If your summer evenings are free and it is cooler to exercise, try these tips: 

  • Start a walking group. Round up friends, neighbors or co-workers for regular group walks. Plan routes through your neighborhood or near your workplace, along local parks and trails, or in a nearby shopping mall. Simply walking or jogging with a friend can be an added incentive to continue your workouts.Boredom is a workout killer and having a friend along can help keep you both accountable.
  • Visit your community recreation center or local swimming pool. Many recreation programs are offered after work hours. Join a club or summer sport team. In a recent post, “Who Says Adults Can’t Have Recess” there are non-competitive alternatives for organized sports

If evenings don’t work, try getting up earlier. The sun is up earlier on summer mornings, so an early morning walk or run can kick-start your day. Wake up 30 minutes earlier twice a week to exercise. Once you’ve adjusted to early-morning workouts, add another day or two to the routine.

If your days are limited, add more time to your workout. If you are walking for 20 minutes, add five more minutes to your time over the next two weeks. When you feel ready, add another five minutes, and so on. In a previous post, I suggested ways to get three hours a week for fitness.

2. If your exercise has become boring, revamp your routine. Your weekly Saturday matinee with the kids could become a weekly Saturday bike ride, rock-climbing lesson or trip to the pool. Choose acFamily-Fitnesstivities you enjoy and you will be more likely to stay interested.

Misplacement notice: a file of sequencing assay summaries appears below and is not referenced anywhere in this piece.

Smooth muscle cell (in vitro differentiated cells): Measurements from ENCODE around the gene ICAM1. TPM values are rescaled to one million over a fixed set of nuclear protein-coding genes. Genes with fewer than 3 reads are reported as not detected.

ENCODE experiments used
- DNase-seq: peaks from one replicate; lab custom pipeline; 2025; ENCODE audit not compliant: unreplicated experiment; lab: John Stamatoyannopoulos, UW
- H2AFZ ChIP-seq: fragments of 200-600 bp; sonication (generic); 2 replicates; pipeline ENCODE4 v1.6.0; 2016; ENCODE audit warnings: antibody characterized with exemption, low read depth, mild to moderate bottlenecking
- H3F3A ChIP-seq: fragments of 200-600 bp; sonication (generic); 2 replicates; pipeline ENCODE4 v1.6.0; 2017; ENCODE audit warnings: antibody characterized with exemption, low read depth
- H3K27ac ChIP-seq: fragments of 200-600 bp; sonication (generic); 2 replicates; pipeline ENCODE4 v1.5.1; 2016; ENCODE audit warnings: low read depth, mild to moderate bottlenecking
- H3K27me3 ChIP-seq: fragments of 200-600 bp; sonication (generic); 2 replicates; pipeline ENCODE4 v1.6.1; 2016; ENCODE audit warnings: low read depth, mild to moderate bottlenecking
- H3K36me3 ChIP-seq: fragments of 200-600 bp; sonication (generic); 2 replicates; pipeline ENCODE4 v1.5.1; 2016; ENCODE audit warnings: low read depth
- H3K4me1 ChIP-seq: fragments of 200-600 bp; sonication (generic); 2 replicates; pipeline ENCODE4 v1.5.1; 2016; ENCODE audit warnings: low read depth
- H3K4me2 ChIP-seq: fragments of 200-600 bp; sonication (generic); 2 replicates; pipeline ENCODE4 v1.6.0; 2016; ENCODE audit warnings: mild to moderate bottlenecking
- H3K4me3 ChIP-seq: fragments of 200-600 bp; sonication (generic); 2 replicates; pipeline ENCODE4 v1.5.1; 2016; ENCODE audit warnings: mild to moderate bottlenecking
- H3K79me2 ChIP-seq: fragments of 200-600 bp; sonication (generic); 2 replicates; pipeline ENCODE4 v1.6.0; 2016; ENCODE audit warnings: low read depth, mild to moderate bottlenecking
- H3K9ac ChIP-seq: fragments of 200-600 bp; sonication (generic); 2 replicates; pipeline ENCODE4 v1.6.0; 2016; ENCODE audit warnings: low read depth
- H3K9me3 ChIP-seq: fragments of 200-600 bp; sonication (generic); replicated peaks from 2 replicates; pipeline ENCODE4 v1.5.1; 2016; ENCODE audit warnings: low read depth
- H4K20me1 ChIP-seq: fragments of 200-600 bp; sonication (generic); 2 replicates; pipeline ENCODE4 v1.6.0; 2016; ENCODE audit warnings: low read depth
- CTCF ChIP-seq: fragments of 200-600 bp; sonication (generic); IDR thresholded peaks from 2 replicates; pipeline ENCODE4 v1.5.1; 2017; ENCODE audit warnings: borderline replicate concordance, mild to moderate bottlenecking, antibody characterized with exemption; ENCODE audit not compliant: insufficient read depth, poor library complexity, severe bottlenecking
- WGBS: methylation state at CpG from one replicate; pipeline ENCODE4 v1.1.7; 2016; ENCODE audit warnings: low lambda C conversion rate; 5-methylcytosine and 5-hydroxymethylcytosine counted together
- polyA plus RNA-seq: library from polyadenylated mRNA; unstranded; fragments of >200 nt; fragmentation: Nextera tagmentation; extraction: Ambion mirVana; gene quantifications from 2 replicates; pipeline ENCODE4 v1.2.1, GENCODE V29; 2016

Try cross training. This can be as simple as trying a new exercise or activity. If you belong to a gym, try a spin class, zumba or body pump. Adding new exercises and rotating through different type of activities, such as walking, swimming and cycling, works out new muscles and can invigorate your fitness routine.

3. No energy to exercise? Without exercise, you’ll have no energy. It’s a vicious cycle. Perhaps you are a stay-at-home-parent and spend your summers chasing your kids. Longer summer evenings mean more time for evening fitness activities with your family. After dinner, get everyone moving during a brisk evening walk.

4. Are you a weekend warrior who is nursing a sports injury? Get professional help from a certified expert, who can monitor your movements and point you in the right direction. If your injury is serious, visit a sports medicine physician, who can evaluate you and recommend specific treatment, such as physical therapy.

If you belong to a gym, hiring a personal trainer can boost your workout as well as introduce you to new exercises. A trainer can motivate you and give you the proper exercises to help heal the injury and get you back on track.

5. If you are planning a long vacation or holiday where traveling will take you away from your routine, try these suggestions:

  • If your vacation takes you into the outdoors on a daily basis, embrace what the area has to offer. Plan ahead and pack the right shoes, clothing and equipment to enjoy the hiking trails, the lakes or other wonderful leisure spaces available to you.
  • Are you staying in a resort or hotel? Check to see what amenities it offers to guests.